Wool (Animal) Fibers
Wool yarn comes in two main categories: regular and superwash. Regular, untreated wool will felt in the washer and dryer, so unless you are sure it is a superwash yarn, hand wash and block it gently. Wool prefers gentle soaps, hand wash or delicate machine wash cycles, and drying flat.
If you chose a superwash option, hooray! I try to use superwash when I make wool items because easy laundry care makes a huge difference for busy moms like me. Be sure to read the label first, but you can wash your crocheted items in the machine. I personally dry flat all my wool items, even superwash, to prevent unnecessary wear and pilling. This is the best practice for keeping my handmade items looking great. That said, knowing my hats can survive an accidental tumble dry takes a lot of the pressure off.
Blended Fiber Yarns
Many very popular yarns incorporate blends of acrylic and natural fibers. (My two favorites are Caron Cakes, also available through Michaels, and Lion Brand Scarfie, which features in my latest pattern, Ann’s Spokane Shawlette.) Generally speaking, blends give you the best of both worlds: the durability of acrylic and the stitch definition, drape, and breathability/warmth of natural fibers. Most of these could stand a machine wash, but again, check your label! Scarfie yarn will stand machine washing in cool water, but Caron recommends not to wash their Caron Cakes yarn. Both these yarns recommend drying flat.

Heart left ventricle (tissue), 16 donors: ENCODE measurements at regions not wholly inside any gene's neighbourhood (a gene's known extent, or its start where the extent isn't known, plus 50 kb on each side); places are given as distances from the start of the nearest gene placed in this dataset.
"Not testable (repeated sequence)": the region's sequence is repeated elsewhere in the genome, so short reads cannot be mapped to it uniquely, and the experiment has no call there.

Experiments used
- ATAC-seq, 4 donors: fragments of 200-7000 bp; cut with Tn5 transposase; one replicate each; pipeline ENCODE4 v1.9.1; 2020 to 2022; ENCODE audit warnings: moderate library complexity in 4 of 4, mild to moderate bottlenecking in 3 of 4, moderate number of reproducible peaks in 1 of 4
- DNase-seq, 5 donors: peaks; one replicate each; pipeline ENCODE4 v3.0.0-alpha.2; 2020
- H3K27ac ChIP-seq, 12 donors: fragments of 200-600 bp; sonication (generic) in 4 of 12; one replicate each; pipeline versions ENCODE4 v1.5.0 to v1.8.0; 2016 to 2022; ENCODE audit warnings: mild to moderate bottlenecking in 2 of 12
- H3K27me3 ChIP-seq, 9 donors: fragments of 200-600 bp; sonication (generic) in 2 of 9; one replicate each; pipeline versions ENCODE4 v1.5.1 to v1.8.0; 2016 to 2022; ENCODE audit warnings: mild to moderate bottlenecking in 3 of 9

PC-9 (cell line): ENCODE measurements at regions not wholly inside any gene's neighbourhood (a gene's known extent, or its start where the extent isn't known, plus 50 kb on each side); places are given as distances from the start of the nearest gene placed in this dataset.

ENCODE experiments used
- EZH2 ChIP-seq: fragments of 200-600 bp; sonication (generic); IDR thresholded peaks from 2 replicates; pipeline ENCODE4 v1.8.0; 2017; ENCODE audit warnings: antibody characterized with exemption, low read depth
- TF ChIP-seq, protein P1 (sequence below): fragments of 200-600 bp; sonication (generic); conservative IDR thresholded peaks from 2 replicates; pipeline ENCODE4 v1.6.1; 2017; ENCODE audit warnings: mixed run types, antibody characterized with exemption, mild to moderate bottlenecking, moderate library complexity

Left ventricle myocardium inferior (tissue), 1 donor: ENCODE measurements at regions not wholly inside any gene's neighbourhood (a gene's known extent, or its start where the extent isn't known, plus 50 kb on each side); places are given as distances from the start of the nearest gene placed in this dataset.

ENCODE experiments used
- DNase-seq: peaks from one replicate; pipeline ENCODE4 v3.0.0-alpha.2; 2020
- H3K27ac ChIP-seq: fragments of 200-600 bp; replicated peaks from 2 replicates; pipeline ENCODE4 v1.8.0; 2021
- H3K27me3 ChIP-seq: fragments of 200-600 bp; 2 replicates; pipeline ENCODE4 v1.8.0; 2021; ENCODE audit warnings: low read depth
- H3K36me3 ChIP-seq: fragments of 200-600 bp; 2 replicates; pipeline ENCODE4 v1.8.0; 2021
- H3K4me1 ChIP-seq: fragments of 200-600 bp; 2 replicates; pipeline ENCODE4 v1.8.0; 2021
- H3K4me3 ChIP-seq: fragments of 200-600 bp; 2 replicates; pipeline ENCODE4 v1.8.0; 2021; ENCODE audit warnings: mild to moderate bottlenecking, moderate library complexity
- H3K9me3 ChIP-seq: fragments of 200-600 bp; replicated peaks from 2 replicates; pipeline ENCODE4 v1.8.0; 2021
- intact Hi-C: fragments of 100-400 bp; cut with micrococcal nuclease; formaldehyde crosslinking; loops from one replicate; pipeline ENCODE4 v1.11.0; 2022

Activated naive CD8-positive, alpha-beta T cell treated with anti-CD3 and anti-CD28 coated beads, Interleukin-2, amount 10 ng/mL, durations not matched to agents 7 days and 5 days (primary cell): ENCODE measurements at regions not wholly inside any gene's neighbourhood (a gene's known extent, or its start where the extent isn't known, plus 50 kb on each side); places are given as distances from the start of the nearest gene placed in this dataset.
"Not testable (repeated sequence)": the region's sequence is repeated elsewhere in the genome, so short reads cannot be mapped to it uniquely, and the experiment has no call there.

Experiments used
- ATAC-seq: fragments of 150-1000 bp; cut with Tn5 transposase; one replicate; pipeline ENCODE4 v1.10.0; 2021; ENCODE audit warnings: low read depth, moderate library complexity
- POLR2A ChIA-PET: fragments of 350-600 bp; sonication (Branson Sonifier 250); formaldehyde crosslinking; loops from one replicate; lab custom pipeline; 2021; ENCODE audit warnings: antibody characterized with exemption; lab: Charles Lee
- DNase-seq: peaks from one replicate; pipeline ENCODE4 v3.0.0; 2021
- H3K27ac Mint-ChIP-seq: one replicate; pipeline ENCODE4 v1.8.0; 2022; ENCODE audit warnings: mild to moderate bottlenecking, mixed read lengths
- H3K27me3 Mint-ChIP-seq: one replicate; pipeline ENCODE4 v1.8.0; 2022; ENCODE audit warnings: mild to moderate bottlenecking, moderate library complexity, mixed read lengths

5. Keep it Cool.
In the event you use an iron, be gentle! High heat can melt synthetic yarns and could damage some natural fibers as well. Wool yarns can stand up to heat, but you should still take care to use the wool setting on your iron, a pressing cloth, and steam to help soften the effects of the heat.
When machine drying crochet items, be sure to use the lowest heat setting possible. Cotton yarns may shrink in the dryer, and acrylics could melt at high temperatures. Additionally, friction from a tumble dryer will cause pilling- another reason to cut down on drying time.
6. Avoid Stretching
Wet yarn can get very heavy! All that water will weigh down on your crochet items and pull them out of their shape, so be sure to avoid hanging your crochet garments to dry. Instead, use a laundry rack (or baby gate spread over the bathtub), or any clean surface. I personally just wipe the dust off my washing machine’s lid and dry the items there. Additionally, make certain you support the middle of heavier items when removing them from the wash. When washing crochet afghans, they get very heavy when wet, so pulling at the edge can stretch them awkwardly.
7. Label Your Gifts!
Adding a cute label to your gifts significantly cuts the frustration of washing crochet items. After all, you want your loved ones to feel loved and confident in your crochet creations, not apprehensive!
Looking for an effortless way to share laundry care information with your handmade gifts? Sign up for my email list and I will email you the free printable care tags I created for you! It’s the same one I use on my crochet gifts. Simply print the tags on card stock paper, punch a hole, and attach them with a loop of scrap yarn in a neutral or coordinating color.